Rather than making the department store industry look powerful, it appears weak in this book. Rather than stable, it appears to be on shaky ground almost from the start. The heart of the book begins in chapter six, ‘The race for the suburbs’, when the conditions that supported the rise of the department store began to change radically. Again, it might have been worthwhile to look more closely at the stores of the late 19th century, which resembled the big box stores of the present in a number of ways. Not the grand stores, such as John Wanamaker and Marshall Field, but the numerous bargain stores such as The Fair in Chicago or The Maze in San Francisco, the latter’s motto ‘We can underbuy and undersell any credit concern on the face of the earth’.(1) Or Boston’s Houghton & Dutton which proclaimed, ‘It is our mission on earth to make war on high prices’.(2)
Howard does not analyze what merchandise the various stores carried. But in fact bargain department stores of the 19th century bear further comparison with discount department stores of recent times in that neither were fashion centers. Both types of stores began by selling job lots. The 19th-century bargain department stores relied heavily upon the sale of merchandise for the home, much of it dry goods but not exclusively so. This points up the problem of citing the luxurious A. T. Stewart in New York City as the prototypical department store forerunner. The stores of the late 1870s through the 1890s were nothing like Stewart’s store with its imported paisleys and cashmere shawls.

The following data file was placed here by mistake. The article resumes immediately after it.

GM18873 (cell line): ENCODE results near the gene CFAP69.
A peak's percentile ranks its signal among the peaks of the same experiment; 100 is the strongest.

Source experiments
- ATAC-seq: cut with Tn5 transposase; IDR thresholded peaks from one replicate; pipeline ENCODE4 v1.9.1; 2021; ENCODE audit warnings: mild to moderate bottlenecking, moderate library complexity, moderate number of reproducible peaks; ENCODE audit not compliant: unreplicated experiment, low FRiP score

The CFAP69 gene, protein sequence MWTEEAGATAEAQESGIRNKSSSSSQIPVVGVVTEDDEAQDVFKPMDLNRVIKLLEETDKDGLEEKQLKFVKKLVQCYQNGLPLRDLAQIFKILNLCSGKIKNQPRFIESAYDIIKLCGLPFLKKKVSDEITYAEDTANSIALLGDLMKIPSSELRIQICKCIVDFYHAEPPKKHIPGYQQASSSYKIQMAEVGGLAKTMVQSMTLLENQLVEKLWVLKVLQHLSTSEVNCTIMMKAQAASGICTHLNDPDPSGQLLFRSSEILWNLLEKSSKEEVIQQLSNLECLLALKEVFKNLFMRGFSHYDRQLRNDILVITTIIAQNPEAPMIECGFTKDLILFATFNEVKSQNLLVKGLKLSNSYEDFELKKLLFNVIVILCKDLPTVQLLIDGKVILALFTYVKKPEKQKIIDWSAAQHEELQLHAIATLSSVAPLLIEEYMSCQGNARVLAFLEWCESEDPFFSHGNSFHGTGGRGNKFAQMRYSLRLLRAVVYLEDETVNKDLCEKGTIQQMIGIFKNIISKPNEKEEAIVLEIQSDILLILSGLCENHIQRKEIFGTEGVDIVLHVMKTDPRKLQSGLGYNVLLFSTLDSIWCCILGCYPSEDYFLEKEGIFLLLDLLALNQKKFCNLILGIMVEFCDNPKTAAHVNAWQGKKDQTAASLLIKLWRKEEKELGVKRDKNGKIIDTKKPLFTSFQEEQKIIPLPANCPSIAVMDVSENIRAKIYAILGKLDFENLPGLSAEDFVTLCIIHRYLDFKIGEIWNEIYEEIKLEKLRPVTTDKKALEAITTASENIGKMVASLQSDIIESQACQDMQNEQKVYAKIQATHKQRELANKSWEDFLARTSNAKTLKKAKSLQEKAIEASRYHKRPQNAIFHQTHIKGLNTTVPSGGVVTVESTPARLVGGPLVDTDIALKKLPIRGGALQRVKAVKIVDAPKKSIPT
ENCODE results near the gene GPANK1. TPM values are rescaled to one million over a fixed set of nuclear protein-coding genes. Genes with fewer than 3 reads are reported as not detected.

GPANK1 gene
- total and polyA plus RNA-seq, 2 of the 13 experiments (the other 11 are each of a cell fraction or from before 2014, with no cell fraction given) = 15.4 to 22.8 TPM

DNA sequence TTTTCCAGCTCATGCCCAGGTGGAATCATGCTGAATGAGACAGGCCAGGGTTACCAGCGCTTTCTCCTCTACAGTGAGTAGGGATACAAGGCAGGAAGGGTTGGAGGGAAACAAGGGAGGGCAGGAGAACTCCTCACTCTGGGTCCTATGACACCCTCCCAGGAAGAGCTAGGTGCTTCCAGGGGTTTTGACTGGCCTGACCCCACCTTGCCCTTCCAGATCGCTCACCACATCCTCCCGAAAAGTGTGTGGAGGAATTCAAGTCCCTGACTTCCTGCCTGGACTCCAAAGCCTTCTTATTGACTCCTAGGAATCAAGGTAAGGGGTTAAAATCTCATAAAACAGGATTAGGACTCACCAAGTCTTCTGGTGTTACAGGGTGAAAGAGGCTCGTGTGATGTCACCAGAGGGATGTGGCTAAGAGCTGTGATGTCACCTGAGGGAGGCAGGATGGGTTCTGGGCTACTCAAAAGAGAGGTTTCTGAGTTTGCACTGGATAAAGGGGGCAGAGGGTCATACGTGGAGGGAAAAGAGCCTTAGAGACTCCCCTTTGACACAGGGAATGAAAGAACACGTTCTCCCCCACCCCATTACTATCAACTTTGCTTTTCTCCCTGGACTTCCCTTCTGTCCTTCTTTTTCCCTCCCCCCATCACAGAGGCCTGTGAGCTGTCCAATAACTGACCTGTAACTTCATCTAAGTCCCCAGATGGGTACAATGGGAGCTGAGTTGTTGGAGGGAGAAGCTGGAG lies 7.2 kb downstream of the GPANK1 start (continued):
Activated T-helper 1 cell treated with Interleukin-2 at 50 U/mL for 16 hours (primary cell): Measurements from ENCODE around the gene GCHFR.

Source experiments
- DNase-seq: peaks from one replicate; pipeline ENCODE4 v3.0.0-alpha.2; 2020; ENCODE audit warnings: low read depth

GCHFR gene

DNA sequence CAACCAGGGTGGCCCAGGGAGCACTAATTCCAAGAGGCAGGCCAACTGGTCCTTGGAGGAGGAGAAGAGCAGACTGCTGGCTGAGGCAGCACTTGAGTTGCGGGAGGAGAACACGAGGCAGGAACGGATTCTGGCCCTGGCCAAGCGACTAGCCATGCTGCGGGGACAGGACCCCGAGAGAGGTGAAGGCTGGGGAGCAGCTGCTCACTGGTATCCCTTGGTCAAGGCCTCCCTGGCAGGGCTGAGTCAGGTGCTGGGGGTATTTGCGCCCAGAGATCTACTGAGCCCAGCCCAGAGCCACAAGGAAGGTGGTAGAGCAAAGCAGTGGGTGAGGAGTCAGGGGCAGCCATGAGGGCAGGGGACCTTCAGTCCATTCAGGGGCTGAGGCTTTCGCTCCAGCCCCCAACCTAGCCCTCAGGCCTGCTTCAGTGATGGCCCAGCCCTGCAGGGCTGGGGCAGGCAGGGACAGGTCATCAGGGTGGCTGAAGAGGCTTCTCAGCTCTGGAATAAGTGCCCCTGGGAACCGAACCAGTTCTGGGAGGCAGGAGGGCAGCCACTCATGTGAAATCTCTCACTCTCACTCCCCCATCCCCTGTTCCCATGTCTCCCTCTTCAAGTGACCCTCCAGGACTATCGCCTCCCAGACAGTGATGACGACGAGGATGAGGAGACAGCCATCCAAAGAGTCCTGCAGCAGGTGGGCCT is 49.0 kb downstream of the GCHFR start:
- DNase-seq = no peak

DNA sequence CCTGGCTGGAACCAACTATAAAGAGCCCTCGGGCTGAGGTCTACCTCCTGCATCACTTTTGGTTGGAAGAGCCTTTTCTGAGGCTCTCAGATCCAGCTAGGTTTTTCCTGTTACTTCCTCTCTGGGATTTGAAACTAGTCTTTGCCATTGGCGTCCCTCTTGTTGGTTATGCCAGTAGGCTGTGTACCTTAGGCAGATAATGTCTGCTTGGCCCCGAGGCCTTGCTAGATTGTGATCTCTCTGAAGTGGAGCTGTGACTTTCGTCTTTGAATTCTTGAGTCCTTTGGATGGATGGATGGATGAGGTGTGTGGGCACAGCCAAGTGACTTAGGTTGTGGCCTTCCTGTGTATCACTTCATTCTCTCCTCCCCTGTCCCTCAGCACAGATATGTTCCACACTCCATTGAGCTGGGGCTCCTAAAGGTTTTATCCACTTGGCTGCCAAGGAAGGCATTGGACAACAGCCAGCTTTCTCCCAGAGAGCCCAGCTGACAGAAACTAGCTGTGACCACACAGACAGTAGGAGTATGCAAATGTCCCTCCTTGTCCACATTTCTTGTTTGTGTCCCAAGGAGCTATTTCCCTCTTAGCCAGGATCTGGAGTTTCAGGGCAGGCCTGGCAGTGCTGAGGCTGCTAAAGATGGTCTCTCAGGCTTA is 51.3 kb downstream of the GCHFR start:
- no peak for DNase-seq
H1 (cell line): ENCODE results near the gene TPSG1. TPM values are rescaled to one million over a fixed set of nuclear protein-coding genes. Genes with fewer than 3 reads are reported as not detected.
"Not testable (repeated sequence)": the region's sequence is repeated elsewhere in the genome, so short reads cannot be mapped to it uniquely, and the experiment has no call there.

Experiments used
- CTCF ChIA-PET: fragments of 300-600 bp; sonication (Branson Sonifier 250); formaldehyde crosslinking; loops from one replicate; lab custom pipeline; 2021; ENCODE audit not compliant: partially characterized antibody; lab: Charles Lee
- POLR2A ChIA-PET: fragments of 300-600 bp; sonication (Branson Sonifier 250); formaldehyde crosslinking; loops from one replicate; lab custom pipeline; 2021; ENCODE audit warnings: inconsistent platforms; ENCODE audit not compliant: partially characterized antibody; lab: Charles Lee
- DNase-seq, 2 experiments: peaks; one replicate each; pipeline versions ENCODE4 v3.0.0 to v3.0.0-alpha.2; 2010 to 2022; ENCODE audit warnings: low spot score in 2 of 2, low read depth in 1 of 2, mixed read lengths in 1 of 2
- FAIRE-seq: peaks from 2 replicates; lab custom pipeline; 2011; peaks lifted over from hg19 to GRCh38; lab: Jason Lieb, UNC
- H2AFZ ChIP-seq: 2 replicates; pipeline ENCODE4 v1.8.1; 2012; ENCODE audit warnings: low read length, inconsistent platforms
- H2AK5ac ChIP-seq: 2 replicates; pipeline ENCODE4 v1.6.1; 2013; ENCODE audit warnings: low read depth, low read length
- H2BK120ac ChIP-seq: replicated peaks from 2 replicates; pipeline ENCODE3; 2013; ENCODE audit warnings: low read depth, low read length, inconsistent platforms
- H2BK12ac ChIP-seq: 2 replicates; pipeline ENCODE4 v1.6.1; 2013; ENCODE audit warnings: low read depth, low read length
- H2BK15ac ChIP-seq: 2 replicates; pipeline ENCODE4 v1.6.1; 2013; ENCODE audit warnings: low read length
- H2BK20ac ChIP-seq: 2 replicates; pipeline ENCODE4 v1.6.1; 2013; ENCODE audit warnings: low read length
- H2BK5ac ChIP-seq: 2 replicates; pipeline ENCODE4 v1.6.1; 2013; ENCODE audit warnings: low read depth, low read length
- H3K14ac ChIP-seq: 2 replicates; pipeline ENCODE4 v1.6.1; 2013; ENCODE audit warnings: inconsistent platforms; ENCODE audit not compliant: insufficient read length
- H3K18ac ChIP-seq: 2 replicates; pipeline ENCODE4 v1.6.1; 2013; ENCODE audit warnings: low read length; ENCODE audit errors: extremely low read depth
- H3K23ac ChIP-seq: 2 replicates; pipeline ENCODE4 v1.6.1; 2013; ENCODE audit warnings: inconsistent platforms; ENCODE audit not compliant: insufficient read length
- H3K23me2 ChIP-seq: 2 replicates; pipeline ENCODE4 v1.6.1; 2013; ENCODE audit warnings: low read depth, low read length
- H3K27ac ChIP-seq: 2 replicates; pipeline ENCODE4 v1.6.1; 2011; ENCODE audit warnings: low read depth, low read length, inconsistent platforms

By contrast with bargain stores, the upscaled traditional downtown department stores of the 1920s emphasized fashion as style merchandise departments and sub-departments spread throughout the store. When branch stores proliferated after the Second World War, they were predominantly stocked with clothing and accessories. Big box mass retailers, on the other hand, carried mostly non-fashion staples. Their interiors were, and are, filled primarily with shelves, not racks.